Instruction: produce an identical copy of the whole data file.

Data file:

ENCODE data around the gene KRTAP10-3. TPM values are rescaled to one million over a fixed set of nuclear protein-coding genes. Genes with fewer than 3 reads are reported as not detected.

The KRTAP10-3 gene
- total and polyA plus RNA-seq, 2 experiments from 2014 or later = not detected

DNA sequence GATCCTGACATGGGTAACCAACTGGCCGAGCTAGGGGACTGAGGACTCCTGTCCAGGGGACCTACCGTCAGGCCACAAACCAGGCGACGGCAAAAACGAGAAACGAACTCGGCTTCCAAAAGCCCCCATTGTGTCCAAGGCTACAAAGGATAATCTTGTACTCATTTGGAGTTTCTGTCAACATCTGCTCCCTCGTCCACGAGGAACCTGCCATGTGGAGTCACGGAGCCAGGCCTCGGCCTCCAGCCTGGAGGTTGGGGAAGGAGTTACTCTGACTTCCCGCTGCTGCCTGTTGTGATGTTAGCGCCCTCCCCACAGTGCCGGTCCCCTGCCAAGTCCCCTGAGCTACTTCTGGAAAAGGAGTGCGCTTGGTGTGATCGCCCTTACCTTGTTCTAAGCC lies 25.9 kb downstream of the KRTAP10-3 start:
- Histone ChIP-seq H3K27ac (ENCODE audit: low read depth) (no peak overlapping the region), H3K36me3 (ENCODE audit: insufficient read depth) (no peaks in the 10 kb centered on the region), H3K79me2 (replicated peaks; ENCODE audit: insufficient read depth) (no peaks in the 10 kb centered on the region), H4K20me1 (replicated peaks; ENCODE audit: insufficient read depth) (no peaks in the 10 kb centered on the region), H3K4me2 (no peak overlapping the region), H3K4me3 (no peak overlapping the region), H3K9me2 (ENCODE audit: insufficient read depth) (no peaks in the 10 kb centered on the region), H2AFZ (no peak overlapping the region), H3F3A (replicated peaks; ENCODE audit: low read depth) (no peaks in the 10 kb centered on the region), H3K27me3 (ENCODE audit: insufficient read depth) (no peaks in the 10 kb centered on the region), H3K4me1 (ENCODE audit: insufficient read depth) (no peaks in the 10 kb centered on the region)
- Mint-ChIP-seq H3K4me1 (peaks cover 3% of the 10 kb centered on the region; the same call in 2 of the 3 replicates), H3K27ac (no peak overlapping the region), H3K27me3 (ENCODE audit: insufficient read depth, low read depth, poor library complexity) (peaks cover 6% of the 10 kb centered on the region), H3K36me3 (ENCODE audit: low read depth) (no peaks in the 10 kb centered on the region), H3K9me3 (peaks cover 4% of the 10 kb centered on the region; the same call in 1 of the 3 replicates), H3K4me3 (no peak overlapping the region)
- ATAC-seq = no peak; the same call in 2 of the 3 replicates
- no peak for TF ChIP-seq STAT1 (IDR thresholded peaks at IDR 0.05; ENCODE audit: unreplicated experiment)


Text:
ENCODE data around the gene KRTAP10-3. TPM values are rescaled to one million over a fixed set of nuclear protein-coding genes. Genes with fewer than 3 reads are reported as not detected.

The KRTAP10-3 gene
- total and polyA plus RNA-seq, 2 experiments from 2014 or later = not detected

DNA sequence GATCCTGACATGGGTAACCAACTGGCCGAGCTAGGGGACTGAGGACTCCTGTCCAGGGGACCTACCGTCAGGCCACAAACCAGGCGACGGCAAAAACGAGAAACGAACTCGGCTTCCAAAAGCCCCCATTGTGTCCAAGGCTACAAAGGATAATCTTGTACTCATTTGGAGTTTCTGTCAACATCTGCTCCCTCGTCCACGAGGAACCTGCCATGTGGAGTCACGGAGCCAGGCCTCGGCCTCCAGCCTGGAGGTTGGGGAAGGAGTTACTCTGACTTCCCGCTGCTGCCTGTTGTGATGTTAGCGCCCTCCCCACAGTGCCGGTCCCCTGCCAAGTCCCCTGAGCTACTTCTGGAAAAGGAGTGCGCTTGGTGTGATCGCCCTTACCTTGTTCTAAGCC lies 25.9 kb downstream of the KRTAP10-3 start:
- Histone ChIP-seq H3K27ac (ENCODE audit: low read depth) (no peak overlapping the region), H3K36me3 (ENCODE audit: insufficient read depth) (no peaks in the 10 kb centered on the region), H3K79me2 (replicated peaks; ENCODE audit: insufficient read depth) (no peaks in the 10 kb centered on the region), H4K20me1 (replicated peaks; ENCODE audit: insufficient read depth) (no peaks in the 10 kb centered on the region), H3K4me2 (no peak overlapping the region), H3K4me3 (no peak overlapping the region), H3K9me2 (ENCODE audit: insufficient read depth) (no peaks in the 10 kb centered on the region), H2AFZ (no peak overlapping the region), H3F3A (replicated peaks; ENCODE audit: low read depth) (no peaks in the 10 kb centered on the region), H3K27me3 (ENCODE audit: insufficient read depth) (no peaks in the 10 kb centered on the region), H3K4me1 (ENCODE audit: insufficient read depth) (no peaks in the 10 kb centered on the region)
- Mint-ChIP-seq H3K4me1 (peaks cover 3% of the 10 kb centered on the region; the same call in 2 of the 3 replicates), H3K27ac (no peak overlapping the region), H3K27me3 (ENCODE audit: insufficient read depth, low read depth, poor library complexity) (peaks cover 6% of the 10 kb centered on the region), H3K36me3 (ENCODE audit: low read depth) (no peaks in the 10 kb centered on the region), H3K9me3 (peaks cover 4% of the 10 kb centered on the region; the same call in 1 of the 3 replicates), H3K4me3 (no peak overlapping the region)
- ATAC-seq = no peak; the same call in 2 of the 3 replicates
- no peak for TF ChIP-seq STAT1 (IDR thresholded peaks at IDR 0.05; ENCODE audit: unreplicated experiment)